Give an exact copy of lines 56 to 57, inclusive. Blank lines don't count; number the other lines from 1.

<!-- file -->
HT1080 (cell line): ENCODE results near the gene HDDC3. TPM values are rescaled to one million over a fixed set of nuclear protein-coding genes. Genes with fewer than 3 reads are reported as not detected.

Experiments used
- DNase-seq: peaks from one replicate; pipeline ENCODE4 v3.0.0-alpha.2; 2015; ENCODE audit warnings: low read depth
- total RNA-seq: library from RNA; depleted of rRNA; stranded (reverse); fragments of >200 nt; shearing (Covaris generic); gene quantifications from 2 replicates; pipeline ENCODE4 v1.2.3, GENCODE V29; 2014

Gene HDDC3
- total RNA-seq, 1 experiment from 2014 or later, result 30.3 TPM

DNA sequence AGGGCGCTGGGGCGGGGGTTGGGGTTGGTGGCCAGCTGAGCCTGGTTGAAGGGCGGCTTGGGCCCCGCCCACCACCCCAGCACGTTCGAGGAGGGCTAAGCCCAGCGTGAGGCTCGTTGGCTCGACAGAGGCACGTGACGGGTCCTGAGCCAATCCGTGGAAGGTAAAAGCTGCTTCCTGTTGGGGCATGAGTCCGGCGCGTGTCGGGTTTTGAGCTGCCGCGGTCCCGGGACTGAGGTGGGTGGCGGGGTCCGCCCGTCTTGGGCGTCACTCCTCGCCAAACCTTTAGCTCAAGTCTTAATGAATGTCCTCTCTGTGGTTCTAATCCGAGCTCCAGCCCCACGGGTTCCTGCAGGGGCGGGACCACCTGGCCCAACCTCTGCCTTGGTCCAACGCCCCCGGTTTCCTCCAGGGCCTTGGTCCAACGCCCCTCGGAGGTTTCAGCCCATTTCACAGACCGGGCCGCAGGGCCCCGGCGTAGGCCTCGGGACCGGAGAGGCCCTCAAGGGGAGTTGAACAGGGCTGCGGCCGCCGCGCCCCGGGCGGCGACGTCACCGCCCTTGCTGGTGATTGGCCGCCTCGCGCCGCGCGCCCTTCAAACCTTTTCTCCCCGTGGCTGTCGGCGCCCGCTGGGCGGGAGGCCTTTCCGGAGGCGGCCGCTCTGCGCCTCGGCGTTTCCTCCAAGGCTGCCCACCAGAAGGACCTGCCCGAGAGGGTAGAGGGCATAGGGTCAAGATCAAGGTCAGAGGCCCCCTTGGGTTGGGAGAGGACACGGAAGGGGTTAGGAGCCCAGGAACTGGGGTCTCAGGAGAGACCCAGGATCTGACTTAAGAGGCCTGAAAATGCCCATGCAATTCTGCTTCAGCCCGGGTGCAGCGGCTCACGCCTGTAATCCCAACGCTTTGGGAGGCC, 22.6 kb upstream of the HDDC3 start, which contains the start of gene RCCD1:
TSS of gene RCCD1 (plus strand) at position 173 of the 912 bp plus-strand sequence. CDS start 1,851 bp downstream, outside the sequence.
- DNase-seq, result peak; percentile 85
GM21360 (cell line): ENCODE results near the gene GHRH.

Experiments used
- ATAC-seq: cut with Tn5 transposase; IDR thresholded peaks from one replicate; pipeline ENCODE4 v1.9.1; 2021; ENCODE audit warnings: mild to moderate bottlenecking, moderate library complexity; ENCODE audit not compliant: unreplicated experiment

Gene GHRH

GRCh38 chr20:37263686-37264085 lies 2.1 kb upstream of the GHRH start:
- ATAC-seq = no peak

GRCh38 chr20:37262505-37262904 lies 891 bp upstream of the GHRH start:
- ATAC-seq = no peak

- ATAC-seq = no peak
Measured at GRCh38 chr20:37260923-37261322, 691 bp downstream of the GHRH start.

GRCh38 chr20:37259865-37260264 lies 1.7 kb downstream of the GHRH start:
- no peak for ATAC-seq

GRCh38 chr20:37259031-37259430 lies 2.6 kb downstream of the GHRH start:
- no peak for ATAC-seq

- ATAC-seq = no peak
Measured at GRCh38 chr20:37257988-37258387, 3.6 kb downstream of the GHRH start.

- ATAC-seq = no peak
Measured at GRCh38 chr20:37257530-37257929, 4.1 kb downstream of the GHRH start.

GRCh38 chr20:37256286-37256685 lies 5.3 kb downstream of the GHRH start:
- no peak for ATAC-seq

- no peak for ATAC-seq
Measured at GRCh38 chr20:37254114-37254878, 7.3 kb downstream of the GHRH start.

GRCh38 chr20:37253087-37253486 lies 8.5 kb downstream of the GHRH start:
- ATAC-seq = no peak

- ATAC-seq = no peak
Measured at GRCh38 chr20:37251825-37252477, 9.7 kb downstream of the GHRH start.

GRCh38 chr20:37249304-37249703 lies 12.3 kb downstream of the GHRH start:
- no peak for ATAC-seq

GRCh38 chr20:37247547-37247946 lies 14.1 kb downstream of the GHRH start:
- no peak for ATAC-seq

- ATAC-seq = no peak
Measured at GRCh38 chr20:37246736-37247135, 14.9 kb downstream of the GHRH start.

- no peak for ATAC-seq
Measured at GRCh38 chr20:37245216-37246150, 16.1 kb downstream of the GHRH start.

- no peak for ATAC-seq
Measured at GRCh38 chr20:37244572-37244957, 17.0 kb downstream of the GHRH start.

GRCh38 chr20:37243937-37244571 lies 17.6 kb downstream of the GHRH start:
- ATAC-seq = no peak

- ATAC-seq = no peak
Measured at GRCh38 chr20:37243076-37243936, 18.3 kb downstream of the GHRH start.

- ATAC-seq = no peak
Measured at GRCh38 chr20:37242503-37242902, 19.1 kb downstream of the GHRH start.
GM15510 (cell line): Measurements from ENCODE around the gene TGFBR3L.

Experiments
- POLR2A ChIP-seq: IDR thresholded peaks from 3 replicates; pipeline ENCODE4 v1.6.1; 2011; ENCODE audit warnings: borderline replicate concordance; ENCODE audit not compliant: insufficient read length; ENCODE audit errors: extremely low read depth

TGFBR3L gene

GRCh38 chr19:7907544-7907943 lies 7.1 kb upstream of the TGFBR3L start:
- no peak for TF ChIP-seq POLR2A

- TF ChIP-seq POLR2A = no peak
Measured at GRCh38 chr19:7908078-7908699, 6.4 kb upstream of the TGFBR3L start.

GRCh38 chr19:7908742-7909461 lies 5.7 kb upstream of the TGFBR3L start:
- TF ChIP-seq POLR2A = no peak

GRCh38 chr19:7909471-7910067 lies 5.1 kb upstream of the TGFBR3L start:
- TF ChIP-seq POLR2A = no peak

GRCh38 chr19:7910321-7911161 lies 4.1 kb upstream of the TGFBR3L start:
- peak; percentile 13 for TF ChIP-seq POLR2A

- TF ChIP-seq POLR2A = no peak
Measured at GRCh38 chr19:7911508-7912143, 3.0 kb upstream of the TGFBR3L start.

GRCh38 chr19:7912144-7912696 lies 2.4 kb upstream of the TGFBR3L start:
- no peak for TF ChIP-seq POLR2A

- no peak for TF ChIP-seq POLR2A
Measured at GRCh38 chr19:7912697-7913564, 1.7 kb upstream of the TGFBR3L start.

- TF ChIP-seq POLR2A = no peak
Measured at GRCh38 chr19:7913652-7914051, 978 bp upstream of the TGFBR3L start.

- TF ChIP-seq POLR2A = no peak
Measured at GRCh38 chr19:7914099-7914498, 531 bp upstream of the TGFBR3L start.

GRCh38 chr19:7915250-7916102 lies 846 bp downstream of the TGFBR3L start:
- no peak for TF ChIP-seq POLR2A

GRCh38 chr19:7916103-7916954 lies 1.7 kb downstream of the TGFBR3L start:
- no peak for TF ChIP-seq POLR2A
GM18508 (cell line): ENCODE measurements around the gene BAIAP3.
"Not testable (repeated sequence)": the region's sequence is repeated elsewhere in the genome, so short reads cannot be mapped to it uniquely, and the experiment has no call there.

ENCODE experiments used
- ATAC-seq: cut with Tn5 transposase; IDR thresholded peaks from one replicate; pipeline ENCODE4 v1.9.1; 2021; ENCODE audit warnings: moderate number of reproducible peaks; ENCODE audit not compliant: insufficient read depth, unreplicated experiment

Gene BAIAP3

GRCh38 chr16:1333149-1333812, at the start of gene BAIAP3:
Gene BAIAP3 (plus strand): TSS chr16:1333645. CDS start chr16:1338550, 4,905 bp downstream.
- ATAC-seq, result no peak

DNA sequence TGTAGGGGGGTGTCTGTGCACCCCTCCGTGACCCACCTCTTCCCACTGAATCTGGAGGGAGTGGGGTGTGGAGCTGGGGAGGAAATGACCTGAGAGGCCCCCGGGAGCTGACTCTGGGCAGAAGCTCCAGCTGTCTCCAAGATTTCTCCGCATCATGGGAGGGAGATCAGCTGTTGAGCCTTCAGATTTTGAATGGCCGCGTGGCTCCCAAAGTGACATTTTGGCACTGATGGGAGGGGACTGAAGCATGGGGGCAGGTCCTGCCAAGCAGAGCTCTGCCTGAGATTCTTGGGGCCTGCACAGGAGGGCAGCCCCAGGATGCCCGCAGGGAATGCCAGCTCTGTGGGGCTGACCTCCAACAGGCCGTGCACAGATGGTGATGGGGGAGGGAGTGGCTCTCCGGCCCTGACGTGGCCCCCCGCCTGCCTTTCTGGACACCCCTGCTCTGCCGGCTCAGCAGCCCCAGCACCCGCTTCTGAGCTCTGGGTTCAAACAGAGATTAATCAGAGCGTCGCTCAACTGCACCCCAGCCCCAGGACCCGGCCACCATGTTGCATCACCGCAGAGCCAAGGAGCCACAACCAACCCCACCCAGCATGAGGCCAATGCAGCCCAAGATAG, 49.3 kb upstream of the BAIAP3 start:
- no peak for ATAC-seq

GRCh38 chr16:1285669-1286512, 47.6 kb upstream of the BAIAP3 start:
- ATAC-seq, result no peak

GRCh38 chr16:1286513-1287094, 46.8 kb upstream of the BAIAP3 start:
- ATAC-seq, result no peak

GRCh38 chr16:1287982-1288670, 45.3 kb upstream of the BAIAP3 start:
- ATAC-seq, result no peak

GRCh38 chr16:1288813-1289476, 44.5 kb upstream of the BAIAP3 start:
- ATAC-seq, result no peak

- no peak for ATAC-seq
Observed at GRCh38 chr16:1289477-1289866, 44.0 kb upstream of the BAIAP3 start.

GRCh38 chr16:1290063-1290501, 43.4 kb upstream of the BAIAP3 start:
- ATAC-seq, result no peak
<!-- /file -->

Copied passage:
GRCh38 chr19:7907544-7907943 lies 7.1 kb upstream of the TGFBR3L start:
- no peak for TF ChIP-seq POLR2A